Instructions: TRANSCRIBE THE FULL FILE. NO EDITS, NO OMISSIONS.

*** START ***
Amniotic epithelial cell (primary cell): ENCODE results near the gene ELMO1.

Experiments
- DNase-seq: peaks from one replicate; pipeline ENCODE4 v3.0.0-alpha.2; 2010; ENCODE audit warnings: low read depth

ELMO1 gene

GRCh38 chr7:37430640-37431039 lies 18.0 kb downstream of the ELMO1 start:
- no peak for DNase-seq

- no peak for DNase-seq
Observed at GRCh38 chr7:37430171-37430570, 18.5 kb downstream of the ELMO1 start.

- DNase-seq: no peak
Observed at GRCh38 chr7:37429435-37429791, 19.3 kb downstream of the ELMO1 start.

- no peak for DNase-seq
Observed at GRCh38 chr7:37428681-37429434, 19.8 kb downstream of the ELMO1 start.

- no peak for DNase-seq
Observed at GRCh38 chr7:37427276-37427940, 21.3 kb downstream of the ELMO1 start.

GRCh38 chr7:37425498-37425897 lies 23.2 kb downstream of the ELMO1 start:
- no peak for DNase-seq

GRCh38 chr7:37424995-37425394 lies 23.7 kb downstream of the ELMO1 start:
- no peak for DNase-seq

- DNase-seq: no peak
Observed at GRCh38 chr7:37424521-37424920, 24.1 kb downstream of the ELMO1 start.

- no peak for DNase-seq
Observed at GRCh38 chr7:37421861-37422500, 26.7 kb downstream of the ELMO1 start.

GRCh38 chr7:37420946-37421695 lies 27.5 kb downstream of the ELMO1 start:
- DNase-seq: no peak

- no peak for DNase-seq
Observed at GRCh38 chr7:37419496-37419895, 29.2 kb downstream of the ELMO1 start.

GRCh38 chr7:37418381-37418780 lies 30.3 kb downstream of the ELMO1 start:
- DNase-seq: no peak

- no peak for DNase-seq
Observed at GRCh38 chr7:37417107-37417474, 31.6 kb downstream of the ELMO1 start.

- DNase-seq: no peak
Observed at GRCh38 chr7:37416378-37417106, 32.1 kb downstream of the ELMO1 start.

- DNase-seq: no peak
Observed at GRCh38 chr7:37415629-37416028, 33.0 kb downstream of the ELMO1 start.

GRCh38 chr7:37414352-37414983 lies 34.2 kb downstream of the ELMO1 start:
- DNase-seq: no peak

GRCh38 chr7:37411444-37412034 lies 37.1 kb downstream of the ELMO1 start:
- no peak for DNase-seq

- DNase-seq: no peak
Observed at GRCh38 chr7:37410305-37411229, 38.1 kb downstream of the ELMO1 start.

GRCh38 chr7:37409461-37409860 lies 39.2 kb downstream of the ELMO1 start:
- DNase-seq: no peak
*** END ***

Amniotic epithelial cell (primary cell): ENCODE results near the gene ELMO1.

Experiments
- DNase-seq: peaks from one replicate; pipeline ENCODE4 v3.0.0-alpha.2; 2010; ENCODE audit warnings: low read depth

ELMO1 gene

GRCh38 chr7:37430640-37431039 lies 18.0 kb downstream of the ELMO1 start:
- no peak for DNase-seq

- no peak for DNase-seq
Observed at GRCh38 chr7:37430171-37430570, 18.5 kb downstream of the ELMO1 start.

- DNase-seq: no peak
Observed at GRCh38 chr7:37429435-37429791, 19.3 kb downstream of the ELMO1 start.

- no peak for DNase-seq
Observed at GRCh38 chr7:37428681-37429434, 19.8 kb downstream of the ELMO1 start.

- no peak for DNase-seq
Observed at GRCh38 chr7:37427276-37427940, 21.3 kb downstream of the ELMO1 start.

GRCh38 chr7:37425498-37425897 lies 23.2 kb downstream of the ELMO1 start:
- no peak for DNase-seq

GRCh38 chr7:37424995-37425394 lies 23.7 kb downstream of the ELMO1 start:
- no peak for DNase-seq

- DNase-seq: no peak
Observed at GRCh38 chr7:37424521-37424920, 24.1 kb downstream of the ELMO1 start.

- no peak for DNase-seq
Observed at GRCh38 chr7:37421861-37422500, 26.7 kb downstream of the ELMO1 start.

GRCh38 chr7:37420946-37421695 lies 27.5 kb downstream of the ELMO1 start:
- DNase-seq: no peak

- no peak for DNase-seq
Observed at GRCh38 chr7:37419496-37419895, 29.2 kb downstream of the ELMO1 start.

GRCh38 chr7:37418381-37418780 lies 30.3 kb downstream of the ELMO1 start:
- DNase-seq: no peak

- no peak for DNase-seq
Observed at GRCh38 chr7:37417107-37417474, 31.6 kb downstream of the ELMO1 start.

- DNase-seq: no peak
Observed at GRCh38 chr7:37416378-37417106, 32.1 kb downstream of the ELMO1 start.

- DNase-seq: no peak
Observed at GRCh38 chr7:37415629-37416028, 33.0 kb downstream of the ELMO1 start.

GRCh38 chr7:37414352-37414983 lies 34.2 kb downstream of the ELMO1 start:
- DNase-seq: no peak

GRCh38 chr7:37411444-37412034 lies 37.1 kb downstream of the ELMO1 start:
- no peak for DNase-seq

- DNase-seq: no peak
Observed at GRCh38 chr7:37410305-37411229, 38.1 kb downstream of the ELMO1 start.

GRCh38 chr7:37409461-37409860 lies 39.2 kb downstream of the ELMO1 start:
- DNase-seq: no peak